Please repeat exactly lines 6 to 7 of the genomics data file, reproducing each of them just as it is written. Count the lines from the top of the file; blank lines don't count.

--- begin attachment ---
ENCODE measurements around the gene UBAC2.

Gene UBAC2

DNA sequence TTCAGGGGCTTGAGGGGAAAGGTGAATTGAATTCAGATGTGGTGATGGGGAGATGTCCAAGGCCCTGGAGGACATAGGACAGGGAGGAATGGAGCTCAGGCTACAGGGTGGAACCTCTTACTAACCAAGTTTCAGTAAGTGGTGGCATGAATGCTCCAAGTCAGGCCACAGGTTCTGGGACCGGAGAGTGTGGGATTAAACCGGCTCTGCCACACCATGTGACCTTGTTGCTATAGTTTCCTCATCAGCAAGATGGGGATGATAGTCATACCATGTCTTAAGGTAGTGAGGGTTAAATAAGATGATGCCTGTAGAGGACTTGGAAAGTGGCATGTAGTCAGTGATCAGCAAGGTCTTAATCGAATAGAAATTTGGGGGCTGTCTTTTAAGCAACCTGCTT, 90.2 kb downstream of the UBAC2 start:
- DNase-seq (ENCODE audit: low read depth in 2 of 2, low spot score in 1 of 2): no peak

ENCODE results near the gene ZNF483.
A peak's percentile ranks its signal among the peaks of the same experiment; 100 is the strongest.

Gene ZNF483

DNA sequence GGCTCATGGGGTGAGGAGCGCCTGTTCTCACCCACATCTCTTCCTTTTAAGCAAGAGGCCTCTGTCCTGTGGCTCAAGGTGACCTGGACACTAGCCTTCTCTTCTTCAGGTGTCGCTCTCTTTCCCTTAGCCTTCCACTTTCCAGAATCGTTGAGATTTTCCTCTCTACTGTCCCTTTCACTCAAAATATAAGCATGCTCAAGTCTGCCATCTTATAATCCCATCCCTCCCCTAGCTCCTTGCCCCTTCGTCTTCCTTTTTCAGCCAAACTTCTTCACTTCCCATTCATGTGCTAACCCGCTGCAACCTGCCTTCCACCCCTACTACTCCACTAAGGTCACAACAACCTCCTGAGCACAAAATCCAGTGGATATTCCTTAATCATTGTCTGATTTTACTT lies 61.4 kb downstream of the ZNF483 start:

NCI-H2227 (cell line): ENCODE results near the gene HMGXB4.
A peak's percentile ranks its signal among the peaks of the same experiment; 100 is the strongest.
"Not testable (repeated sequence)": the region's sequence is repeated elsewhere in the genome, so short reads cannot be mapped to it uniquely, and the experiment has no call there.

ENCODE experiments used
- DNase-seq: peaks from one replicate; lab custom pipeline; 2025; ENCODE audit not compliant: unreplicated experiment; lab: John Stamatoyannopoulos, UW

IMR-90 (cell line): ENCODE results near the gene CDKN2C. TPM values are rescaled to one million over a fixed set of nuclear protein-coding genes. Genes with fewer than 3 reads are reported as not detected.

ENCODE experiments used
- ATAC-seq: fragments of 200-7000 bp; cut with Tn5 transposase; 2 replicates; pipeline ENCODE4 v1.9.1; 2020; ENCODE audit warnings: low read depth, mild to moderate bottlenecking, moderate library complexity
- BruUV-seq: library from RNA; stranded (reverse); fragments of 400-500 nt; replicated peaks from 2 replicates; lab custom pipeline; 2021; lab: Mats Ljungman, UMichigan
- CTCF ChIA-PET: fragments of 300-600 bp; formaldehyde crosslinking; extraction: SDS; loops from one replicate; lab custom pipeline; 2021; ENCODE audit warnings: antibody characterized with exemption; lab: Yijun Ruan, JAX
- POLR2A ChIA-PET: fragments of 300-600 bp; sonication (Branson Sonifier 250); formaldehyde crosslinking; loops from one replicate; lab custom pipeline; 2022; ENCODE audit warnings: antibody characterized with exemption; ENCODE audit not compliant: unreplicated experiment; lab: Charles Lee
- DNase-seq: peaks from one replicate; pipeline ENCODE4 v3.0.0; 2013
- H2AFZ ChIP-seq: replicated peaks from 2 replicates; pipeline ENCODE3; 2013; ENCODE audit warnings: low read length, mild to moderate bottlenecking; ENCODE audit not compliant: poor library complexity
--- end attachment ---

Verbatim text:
A peak's percentile ranks its signal among the peaks of the same experiment; 100 is the strongest.

Gene ZNF483